I live on a beautiful, oak-lined avenue in Mid-City that my wife and I love. Neighbors are acquainted and keep watch. On pleasant evenings and weekends, people walk dogs, push baby strollers and jog along nearby Bayou St. John, the picture of urban tranquillity.
But as in much of New Orleans, the tone and tenor of the neighborhood changes drastically blocks away. Streets are dark. Houses are unkempt. Young men loiter. Drugs are sold. Gunshots within earshot are not infrequent.
I am not involved in the drug dealing and beefs that spark much of the shooting. But the boundaries of violence are porous, and stray bullets do not discriminate. Living in New Orleans requires a constant calculus of pros and cons. Crime is easily the most destructive, urgent con.
These exact words can be said about my neighborhood.
I live in a beautiful,Â historic house surrounded by a number of friendly people who are very talented at what they do – artists, doctors, professors, lawyers.Â We were a peaceful neighborhood before and in the year immediately following the storm and flood.
Now, a nearby guest house, which I used to recommend to visiting friends, is aÂ drug haven.Â Crack-addicted prostitutes walk up and down my sidewalk, their johns in tow, while a pimp keeps watch on the proceedings from a block away.Â We catch each other’s eyes, I look away and hurry into myÂ car.Â
I get off the bus and into my driveway to hear gunfire at the closest intersection.Â I run intoÂ the house, call D to warn him in case he’s on his way home and then call 911.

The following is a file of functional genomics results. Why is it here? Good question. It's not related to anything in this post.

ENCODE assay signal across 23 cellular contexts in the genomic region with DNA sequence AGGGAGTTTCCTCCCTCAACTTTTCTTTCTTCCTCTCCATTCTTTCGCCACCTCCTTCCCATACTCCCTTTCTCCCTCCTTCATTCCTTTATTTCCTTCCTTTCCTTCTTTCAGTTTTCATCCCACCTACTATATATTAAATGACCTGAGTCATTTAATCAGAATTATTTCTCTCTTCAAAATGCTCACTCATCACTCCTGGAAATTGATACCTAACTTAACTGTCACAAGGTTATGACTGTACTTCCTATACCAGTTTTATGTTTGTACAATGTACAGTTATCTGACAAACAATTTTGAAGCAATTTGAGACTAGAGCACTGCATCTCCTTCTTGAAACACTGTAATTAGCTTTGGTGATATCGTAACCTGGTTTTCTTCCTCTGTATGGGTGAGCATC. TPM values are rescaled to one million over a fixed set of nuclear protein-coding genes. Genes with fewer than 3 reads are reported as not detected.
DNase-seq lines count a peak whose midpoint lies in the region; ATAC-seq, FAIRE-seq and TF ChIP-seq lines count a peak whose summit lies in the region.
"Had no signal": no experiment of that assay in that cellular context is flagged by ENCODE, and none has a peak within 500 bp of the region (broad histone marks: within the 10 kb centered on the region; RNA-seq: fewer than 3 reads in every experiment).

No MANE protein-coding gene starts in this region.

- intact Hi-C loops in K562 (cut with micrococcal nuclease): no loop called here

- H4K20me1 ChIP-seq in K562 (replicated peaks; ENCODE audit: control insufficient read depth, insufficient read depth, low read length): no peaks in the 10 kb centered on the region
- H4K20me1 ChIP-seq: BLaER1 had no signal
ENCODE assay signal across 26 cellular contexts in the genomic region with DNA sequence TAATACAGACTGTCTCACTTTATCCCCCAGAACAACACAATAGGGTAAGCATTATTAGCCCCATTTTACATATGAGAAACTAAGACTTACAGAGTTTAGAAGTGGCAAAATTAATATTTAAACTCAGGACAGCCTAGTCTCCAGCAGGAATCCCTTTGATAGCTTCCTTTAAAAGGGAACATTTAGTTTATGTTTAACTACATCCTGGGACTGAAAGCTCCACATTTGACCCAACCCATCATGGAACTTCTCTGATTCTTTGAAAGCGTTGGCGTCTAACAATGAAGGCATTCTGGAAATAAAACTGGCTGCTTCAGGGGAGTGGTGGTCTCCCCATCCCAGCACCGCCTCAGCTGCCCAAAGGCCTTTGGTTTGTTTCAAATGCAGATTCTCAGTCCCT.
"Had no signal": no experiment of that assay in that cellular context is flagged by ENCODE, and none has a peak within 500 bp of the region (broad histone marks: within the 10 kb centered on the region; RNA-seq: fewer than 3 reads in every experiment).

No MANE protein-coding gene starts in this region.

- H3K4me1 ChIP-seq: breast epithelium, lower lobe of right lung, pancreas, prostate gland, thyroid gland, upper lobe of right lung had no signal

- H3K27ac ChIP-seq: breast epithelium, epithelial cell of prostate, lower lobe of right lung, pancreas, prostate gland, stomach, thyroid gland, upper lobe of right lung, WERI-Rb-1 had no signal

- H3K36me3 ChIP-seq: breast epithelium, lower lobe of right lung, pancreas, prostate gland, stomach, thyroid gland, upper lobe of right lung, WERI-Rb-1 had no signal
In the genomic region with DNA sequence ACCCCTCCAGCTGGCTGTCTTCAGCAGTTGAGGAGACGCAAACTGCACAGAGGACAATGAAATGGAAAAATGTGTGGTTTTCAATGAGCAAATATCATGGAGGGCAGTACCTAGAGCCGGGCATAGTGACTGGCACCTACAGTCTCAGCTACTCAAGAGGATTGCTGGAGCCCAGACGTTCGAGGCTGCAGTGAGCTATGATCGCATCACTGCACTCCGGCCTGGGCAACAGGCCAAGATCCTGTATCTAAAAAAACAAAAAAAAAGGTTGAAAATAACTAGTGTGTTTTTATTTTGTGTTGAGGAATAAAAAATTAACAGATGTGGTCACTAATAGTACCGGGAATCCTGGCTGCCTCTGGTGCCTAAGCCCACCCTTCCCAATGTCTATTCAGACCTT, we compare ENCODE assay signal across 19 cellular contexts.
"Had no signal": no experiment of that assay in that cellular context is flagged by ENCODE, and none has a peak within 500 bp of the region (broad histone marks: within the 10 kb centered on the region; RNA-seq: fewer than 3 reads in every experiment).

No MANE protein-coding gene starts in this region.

Entering my car at 6pm, I hear seven shots.Â One of them hits metal, another is sucked up by what sounds like flesh.Â Half a block away, a man on his bicycle has been “taken out in a revenge killing.”Â I drive by the dead body, not seeing it for the fading evening light.Â Four squad cars rush to the scene, but it’s too late, the hitmen are long gone.Â Where are the other five bullets lodged?Â In the outer walls of people’s homes, one of which contains a good friend.
Sitting down to dinner, I hear the report ofÂ an AK or twoÂ coming from the direction of Liprap’s house.Â D is near there picking up pizza.Â I call Liprap to make sure she’s alright, we argue whether the sound is gunshots, a nail gun or firecrackers.Â D returns home to confirm they are gunshots as does a tweet from a friend who was driving in that area.
We are mere blocks away from the corner of Dauphine and Gov. Nicholls when and whereÂ Wendy Byrne is killed by a teenager.Â She was a close friend of close friends and about to be married.
On foot to make a deposit at a downtown bank, I sense someone following me.Â I stagger my path to the bank, he follows, so I turn around and quickly walk back to work.Â It’s not worth it.Â I’ll make the deposit on Saturday from the safety of my car.
A geophysicist colleagueÂ is chased through beautiful, tree-lined, normally-dog-filled Coliseum Square Park by a couple of young thugs in broad daylight.Â His neighbor sees him running up, andÂ opens the window to yell at and scare off my friend’s assailants.
The gunshots are louder and louder, closer and closer, earlier in the day, bolder and bolder.Â Â D and IÂ refuse to live in fear, butÂ we’re not stupid.Â I refuse toÂ become pregnant and raise a child under these circumstances.Â D’s company is moving to Florida in the next few months.Â A decision nears.